A Christian mystic and prolific writer, Jeanne-Marie Guyon advocated a form of spirituality that led to conflict with authorities and incarceration. She was raised in a convent, then married off to a wealthy older man at the age of sixteen. When her husband died in 1676, she embarked on an evangelical mission to convert Protestants to her brand of spirituality, a mild form of quietism, which propounded the notion that through complete passivity (quiet) of the soul, one could become an agent of the divine. Guyon traveled to Geneva, Turin, and Grenoble with her mentor, Friar François Lacombe, at the same time producing several manuscripts: Les torrents spirituels (Spiritual Torrents); an 8,000-page commentary on the Bible; and her most important work, the Moyen court et très facile de faire oraison (The Short and Very Easy Method of Prayer, 1685). Her activities aroused suspicion; she was arrested in 1688 and committed to the convent of the Visitation in Paris, where she began writing an autobiography. Released within a few months, she continued proselytizing, meanwhile attracting several male disciples. In 1695, the Catholic church declared quietism heretical, and Guyon was locked up in the Bastille until 1703. Upon her release, she retired to her son’s estate in Blois. Her writings were published in forty-five volumes from 1712 to 1720.
Her writings began to be published in Holland in 1704, and brought her new admirers. Englishmen and Germans–among them Wettstein and Lord Forbes–visited her at Blois. Through them Madame Guyon’s doctrines became known among Protestants and in that soil took vigorous root. But she did not live to see this unlooked-for diffusion of her writings. She passed away at Blois, at the age of sixty-eight, protesting in her will that she died submissive to the Catholic Church, from which she had never had any intention of separating herself. Her doctrines, like her life, have nevertheless given rise to the widest divergences of opinion. Her published works (the “Moyen court” and the “Règles des assocées à l’Enfance de Jésus”) having been placed on the Index in 1688, and Fénelon’s “Maximes des saints” branded with the condemnation of both the pope and the bishops of France, the Church has thus plainly reprobated Madame Guyon’s doctrines, a reprobation which the extravagance of her language would in itself sufficiently justify. Her strange conduct brought upon her severe censures, in which she could see only manifestations of spite. Evidently, she too often fell short of due reserve and prudence; but after all that can be said in this sense, it must be acknowledged that her morality appears to have given no grounds for serious reproach. Bossuet, who was never indulgent in her regard, could say before the full assembly of the French clergy: “As to the abominations which have been held to be the result of her principles, there was never any question of the horror she testified for them.” It is remarkable, too, that her disciples at the Court of Louis XIV were always persons of great piety and of exemplary life.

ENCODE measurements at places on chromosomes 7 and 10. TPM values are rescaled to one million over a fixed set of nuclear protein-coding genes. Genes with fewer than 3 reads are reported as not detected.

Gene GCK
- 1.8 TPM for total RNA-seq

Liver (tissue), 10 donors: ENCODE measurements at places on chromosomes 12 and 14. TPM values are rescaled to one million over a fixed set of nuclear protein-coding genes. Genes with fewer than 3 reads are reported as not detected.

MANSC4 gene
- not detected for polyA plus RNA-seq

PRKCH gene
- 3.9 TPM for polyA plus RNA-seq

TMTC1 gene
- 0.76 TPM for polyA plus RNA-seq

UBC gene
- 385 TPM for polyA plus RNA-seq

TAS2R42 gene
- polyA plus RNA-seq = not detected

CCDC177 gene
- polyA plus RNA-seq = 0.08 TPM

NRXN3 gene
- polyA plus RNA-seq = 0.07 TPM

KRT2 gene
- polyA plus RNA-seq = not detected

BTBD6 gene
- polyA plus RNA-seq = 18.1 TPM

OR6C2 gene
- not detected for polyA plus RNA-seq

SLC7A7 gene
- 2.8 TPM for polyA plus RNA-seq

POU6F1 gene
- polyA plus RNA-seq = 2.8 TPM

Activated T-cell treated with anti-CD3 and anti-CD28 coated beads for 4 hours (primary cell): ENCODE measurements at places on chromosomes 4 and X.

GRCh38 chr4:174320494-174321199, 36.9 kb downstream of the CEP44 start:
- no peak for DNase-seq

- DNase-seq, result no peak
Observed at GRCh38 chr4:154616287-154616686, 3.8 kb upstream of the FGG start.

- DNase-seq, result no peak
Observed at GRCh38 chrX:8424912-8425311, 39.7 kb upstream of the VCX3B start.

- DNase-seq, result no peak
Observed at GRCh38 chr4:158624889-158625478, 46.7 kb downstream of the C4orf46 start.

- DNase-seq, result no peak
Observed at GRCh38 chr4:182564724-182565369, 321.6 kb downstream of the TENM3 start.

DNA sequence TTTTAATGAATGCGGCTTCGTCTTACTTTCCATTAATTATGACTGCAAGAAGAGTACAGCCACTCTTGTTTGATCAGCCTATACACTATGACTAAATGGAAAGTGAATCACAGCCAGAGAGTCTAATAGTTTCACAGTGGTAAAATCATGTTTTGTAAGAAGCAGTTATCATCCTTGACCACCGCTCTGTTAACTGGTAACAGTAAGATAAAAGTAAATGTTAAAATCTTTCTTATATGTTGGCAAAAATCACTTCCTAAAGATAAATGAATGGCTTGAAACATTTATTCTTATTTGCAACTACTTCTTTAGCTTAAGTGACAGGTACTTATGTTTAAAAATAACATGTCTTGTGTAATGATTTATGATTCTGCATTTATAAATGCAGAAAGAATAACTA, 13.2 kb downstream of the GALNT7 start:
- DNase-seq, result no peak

On the other hand, Madame Guyon’s warmest partisans after her death were to be found among the Protestants. It was a Dutch Protestant, the pastor Poiret, who began the publication of her works; a Vaudois pietist pastor, Duthoit-Mambrini, continued it. Her “Life” was translated into English and German, and her ideas, long since forgotten in France, have for generations been in favour in Germany, Switzerland, England, and among Methodists in America. ”
P.144 misnumbered 134. Price from imprint: price a British Half-Crown. Dissertain 16p and Directions for a holy life 5p. DNB includes this in Martin’s works
Copies – Brit.Isles. : British Library, Dublin City Library, National Library of Ireland Trinity College Library
Copies – N.America. : Bates College, Harvard University, Haverford Col , Library Company of Philadelphia, Newberry, Pittsburgh Theological Princeton University, University of Illinois University of Toronto, Library
8) 362J James FISHER and [Martha HATFIELD].
The wise virgin: or, A wonderfull narration of the various dispensations of God towards a childe of eleven years of age; wherein as his severity hath appeared in afflicting, so also his goodness both in enabling her (when stricken dumb, deaf, and blind, through the prevalency of her disease) at several times to utter many glorious truths concerning Christ, faith, and other subjects; and also in recovering her without the use of any external means, lest the glory should be given to any other. To the wonderment of many that came far and neer to see and hear her. With some observations in the fourth year since her recovery. She is the daughter of Mr. Anthony Hatfield gentleman, in Laughton in York-shire; her name is Martha Hatfield. The third edition enlarged, with some passages of her gracious conversation now in the time of health. By James Fisher, servant of Christ, and minister of the Gospel in Sheffield.